The Inhumanity Of The Loathsome Green Agenda
‘Man is the measure of all things’, Greek philosopher Protagoras wrote over 2,500 years ago. Unfortunately, our elites today tend not to see it that way.
In recent years, the overused word ‘sustainability’ has fostered a narrative in which human needs and aspirations have taken a back seat to the green austerity of Net Zero and ‘degrowth’. [emphasis, links added]
The ruling classes of a fading West are determined to save the planet by immiserating their fellow citizens. Their agenda is expected to cost the world $6 trillion per year for the next 30 years.
Meanwhile, they will get to harvest massive green subsidies and live like Renaissance potentates.
In Enemies of Progress, author Austin Williams suggests that ‘the mantra of sustainability’ starts with the assumption that humanity is ‘the biggest problem of the planet’, rather than the ‘creators of a better future’.
Indeed, many climate scientists and green activists see having fewer people on the planet as a key priority. Their program calls not only for fewer people and fewer families but also for lower consumption among the masses.
They expect us to live in ever-smaller dwelling units, to have less mobility, and to endure more costly home heating and air-conditioning.
These priorities are reflected in a regulatory bureaucracy that, if it does not claim justification from God, acts as the right hand of Gaia and of sanctified science.
The question we need to ask is: sustainability for whom? US Treasury Secretary Janet Yellen recently suggested that her department sees climate change as ‘the greatest economic opportunity of our time.’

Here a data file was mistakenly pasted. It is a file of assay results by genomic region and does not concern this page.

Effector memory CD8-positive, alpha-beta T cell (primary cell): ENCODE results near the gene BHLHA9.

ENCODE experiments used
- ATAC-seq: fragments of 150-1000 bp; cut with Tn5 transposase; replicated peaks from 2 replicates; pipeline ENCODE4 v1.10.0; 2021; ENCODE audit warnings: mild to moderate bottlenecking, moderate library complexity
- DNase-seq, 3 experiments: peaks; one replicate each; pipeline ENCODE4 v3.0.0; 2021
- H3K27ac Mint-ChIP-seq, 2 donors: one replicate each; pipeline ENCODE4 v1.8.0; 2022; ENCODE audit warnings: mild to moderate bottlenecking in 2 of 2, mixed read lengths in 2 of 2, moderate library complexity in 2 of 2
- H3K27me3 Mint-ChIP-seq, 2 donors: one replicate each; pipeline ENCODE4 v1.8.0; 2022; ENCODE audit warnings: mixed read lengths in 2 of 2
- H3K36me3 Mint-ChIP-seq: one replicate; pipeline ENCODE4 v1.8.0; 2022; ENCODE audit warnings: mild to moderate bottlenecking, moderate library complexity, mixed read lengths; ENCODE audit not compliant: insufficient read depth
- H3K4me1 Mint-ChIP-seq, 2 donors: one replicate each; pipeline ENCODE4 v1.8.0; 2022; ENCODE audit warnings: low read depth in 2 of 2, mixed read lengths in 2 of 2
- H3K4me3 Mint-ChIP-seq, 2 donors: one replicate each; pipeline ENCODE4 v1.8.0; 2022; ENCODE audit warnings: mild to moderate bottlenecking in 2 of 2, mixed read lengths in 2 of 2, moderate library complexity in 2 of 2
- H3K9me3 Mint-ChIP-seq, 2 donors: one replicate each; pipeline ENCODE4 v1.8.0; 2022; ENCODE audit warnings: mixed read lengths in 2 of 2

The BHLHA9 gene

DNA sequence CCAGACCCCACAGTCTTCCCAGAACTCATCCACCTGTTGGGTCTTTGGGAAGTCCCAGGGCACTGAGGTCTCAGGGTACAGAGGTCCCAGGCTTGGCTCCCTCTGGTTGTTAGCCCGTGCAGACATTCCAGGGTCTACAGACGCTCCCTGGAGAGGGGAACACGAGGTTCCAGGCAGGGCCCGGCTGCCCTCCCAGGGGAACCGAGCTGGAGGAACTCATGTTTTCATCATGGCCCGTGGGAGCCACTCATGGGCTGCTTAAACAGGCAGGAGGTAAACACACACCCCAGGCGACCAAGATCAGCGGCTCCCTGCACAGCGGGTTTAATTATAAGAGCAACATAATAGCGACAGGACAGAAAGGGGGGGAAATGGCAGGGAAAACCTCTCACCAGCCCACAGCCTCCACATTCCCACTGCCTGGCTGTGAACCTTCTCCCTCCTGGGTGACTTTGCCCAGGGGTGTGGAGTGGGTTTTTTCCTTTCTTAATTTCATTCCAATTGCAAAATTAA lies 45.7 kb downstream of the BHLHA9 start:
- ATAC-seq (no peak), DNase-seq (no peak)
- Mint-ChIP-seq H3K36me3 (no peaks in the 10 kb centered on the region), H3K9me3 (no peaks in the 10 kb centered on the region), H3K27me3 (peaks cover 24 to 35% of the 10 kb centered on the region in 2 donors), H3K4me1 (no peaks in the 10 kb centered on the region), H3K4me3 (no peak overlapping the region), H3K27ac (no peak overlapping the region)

To be sure, there is lots of gold in green for the same Wall Street investors, tech oligarchs, and inheritors who fund the campaigns of climate activists. They increasingly control the media, too.
The Rockefellers, heirs to the Standard Oil fortune, and other ultra-wealthy greens are currently funding climate reporters at organs like the Associated Press and National Public Radio.
Under the new sustainability regime, the ultra-rich profit, but the rest of us do not so much.
The most egregious example may be the forced take-up of electric vehicles (EVs), which has already helped to make Elon Musk, CEO of Tesla, the world’s second-richest man.
Although improvements are being made to low-emissions vehicles, consumers are essentially being frogmarched into adopting a technology that has clear technical problems, remains far more expensive than the internal-combustion engine, and depends primarily on an electric grid already on the brink of blackouts.
Green activists, it turns out, do not expect EVs to replace the cars of hoi polloi. No, ordinary people will be dragooned to use public transport or to walk or bike to get around.
The shift to electric cars is certainly no win for the West’s working and middle classes. But it is an enormous boon to China, which enjoys a huge lead in the production of batteries and rare earth elements needed to make EVs, and which also figure prominently in wind turbines and solar panels.
China’s BYD, which is backed by Warren Buffett, has emerged as the world’s top EV manufacturer, with big export ambitions.
Meanwhile, American EV firms struggle with production and supply-chain issues, in part due to green resistance to domestic mining for rare earth minerals. Even Tesla expects much of its future growth to come from its Chinese factories.
Building cars from primarily Chinese components will have consequences for autoworkers across the West.